# of conductors: single set
Distance: 100ft
Load current: ?? add up all potential loads
__________________
My build page: Armageddon - The Smell of Airborne Rust
jazty is offline   Reply With Quote
Old 08-17-2015, 12:19 PM   #9
New Member
 
Join Date: Jan 2014
Posts: 6
Year: 1998
Chassis: international bluebird
Engine: T444e 3800
Thanks that is really helpful.

Some additional info: The only appliance I will be running off of the power cord is the a/c unit(s).

Some more background info: I typically drive to the party location, park the bus, shut off the engine. If it is hot outside or I am in direct sunlight then I would need to plug in to a home or business outlet.

I am wondering if one rooftop a/c unit would be sufficient to keep the bus cool in direct sunlight in the summer with 10 children inside.

Thanks.
crisnpropa is offline   Reply With Quote
Old 08-17-2015, 02:43 PM   #10
Bus Crazy
 
Join Date: Feb 2012
Location: Salt Lake City Utah
Posts: 1,328
Year: 2000
Chassis: Blue Bird
Engine: ISC 8.3
Quote:
Originally Posted by crisnpropa View Post
I am wondering if one rooftop a/c unit would be sufficient to keep the bus cool in direct sunlight in the summer with 10 children inside.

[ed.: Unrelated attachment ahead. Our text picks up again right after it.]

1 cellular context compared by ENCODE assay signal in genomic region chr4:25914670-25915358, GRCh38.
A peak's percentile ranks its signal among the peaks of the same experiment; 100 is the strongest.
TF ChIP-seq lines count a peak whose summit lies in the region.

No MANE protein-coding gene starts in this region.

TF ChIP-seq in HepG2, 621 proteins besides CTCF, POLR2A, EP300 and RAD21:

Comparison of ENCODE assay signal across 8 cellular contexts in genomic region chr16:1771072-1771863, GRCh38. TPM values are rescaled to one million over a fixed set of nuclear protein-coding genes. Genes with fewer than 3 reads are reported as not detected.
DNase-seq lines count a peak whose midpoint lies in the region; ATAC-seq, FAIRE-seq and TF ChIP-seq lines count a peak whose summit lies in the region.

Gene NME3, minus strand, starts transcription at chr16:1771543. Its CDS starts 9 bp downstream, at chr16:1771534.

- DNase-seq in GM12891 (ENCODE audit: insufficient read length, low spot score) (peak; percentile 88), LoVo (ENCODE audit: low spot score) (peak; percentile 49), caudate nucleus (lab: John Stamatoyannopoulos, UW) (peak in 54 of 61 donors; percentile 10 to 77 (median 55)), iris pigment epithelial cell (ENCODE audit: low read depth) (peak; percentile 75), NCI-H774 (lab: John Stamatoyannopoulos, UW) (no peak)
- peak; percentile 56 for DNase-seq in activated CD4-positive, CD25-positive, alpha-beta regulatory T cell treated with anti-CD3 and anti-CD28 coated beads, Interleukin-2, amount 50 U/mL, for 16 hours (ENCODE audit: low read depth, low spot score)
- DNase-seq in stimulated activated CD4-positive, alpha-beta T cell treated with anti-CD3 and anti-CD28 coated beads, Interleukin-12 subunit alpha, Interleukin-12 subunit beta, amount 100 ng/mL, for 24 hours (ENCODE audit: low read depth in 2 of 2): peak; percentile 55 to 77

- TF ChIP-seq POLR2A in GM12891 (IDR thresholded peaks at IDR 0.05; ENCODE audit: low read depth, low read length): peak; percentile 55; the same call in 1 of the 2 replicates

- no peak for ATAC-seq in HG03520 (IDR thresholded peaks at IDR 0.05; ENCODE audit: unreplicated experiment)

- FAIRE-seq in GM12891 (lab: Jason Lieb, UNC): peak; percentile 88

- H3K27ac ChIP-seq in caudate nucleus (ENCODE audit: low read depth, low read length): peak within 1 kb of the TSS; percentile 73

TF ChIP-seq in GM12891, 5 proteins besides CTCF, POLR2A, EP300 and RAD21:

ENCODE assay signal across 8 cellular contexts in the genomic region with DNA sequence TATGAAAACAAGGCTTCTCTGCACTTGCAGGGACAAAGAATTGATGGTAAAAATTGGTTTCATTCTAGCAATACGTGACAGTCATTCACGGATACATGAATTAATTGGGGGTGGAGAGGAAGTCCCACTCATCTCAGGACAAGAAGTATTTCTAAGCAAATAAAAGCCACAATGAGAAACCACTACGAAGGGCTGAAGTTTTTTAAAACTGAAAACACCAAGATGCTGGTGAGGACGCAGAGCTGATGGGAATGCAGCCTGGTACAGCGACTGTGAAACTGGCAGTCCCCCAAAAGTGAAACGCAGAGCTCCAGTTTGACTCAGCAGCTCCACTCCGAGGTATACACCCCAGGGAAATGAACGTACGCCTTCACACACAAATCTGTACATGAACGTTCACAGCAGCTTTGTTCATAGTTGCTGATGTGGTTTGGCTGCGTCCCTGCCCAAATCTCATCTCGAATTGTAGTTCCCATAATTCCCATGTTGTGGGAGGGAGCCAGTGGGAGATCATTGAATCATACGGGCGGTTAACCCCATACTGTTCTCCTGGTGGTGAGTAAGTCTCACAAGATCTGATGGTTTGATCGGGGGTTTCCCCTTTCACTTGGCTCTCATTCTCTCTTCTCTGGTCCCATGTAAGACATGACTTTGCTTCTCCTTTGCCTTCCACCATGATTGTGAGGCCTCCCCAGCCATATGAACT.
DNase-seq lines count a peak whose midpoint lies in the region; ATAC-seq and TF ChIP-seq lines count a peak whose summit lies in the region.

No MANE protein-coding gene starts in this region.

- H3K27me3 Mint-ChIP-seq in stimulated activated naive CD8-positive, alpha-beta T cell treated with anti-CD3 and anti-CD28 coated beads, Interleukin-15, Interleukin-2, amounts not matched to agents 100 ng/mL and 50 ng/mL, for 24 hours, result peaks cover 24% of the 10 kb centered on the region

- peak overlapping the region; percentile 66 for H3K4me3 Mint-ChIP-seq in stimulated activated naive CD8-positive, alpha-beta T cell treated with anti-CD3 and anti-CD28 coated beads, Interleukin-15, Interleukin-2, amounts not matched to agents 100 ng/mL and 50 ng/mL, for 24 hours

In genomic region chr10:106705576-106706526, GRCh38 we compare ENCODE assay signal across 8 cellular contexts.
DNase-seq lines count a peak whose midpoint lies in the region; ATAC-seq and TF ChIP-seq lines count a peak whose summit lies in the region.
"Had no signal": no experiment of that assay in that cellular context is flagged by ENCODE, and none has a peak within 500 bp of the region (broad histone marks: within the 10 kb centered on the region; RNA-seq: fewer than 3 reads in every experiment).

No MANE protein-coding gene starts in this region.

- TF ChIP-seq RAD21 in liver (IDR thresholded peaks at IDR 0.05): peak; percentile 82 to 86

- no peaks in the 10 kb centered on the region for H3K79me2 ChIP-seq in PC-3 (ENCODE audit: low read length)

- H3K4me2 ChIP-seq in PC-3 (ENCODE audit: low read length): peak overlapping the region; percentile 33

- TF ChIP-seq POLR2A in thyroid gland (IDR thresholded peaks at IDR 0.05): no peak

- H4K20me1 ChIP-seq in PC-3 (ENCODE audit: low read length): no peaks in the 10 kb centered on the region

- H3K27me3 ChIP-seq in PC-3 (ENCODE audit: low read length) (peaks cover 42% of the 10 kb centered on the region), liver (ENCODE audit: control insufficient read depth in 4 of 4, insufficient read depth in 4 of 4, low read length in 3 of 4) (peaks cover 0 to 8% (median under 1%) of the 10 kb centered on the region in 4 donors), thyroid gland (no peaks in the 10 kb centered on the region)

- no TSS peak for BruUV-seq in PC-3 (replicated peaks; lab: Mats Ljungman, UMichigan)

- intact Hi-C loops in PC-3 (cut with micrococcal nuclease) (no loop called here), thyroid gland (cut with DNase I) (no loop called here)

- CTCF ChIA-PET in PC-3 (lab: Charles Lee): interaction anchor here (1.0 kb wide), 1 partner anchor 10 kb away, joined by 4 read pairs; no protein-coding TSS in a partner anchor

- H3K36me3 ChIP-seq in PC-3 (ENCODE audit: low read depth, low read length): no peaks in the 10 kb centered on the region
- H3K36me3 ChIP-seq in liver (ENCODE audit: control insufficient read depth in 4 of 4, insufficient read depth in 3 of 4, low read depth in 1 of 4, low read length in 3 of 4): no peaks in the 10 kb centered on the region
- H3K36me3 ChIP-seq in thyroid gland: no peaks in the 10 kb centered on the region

Can't find a reference at the moment, but I recall reading that an adult gives off something like 100 watts in heat at rest. If we figure a group of children may produce less heat, but they'd also be more active than an adult at rest, then figure 70 watts per head plus a couple of adults supervising, maybe there are 1000 watts of heat being produced inside the bus. Don't forget they're also breathing and sweating, which adds water vapor to the air and A/C will be have to remove that too before it can cool the air. Plus heat gain from outside (warm air and direct solar radiation).

If the 1 kW figure for internal heating is any good, then about 3400 BTU of the cooling will go to just that. I'm not good enough with psychrometrics to figure how much extra cooling is needed to remove the water from the air.

A problem IMHO with a single A/C unit, even if it has enough capacity to do all the needed cooling, is air circulation. To me it just seems challenging to effectively circulate air through a bus without ducting and good fans. Might be better to eliminate the need for circulation by having multiple cooling units. If a long extension cord is part of the equation, it may also be easier to start multiple small units rather than a single large unit.
family wagon is offline   Reply With Quote
Reply

Tags
a/c

Thread Tools
Display Modes

Posting Rules
You may not post new threads
You may not post replies
You may not post attachments
You may not edit your posts

BB code is On
Smilies are On
[IMG] code is On
HTML code is Off
Trackbacks are Off
Pingbacks are Off
Refbacks are Off


» Virginia Campgrounds

Reviews provided by

Powered by vBadvanced CMPS v3.2.3

All times are GMT -5. The time now is 06:39 PM.


Powered by vBulletin® Version 3.8.8 Beta 4
Copyright ©2000 - 2017, vBulletin Solutions, Inc.